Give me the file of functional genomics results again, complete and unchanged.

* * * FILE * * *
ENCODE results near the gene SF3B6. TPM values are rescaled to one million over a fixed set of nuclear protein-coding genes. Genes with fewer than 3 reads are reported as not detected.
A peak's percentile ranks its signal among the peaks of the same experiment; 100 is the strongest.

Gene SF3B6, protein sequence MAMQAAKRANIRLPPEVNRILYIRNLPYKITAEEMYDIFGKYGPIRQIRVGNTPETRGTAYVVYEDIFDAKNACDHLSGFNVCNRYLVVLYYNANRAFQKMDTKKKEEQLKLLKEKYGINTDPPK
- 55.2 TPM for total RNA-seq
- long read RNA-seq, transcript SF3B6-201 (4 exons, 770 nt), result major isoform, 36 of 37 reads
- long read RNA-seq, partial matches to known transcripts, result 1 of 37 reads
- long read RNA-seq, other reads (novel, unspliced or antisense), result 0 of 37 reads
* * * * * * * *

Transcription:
ENCODE results near the gene SF3B6. TPM values are rescaled to one million over a fixed set of nuclear protein-coding genes. Genes with fewer than 3 reads are reported as not detected.
A peak's percentile ranks its signal among the peaks of the same experiment; 100 is the strongest.

Gene SF3B6, protein sequence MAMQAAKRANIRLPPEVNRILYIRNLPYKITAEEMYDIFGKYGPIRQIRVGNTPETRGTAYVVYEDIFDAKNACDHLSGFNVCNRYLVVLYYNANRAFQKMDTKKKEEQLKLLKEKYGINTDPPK
- 55.2 TPM for total RNA-seq
- long read RNA-seq, transcript SF3B6-201 (4 exons, 770 nt), result major isoform, 36 of 37 reads
- long read RNA-seq, partial matches to known transcripts, result 1 of 37 reads
- long read RNA-seq, other reads (novel, unspliced or antisense), result 0 of 37 reads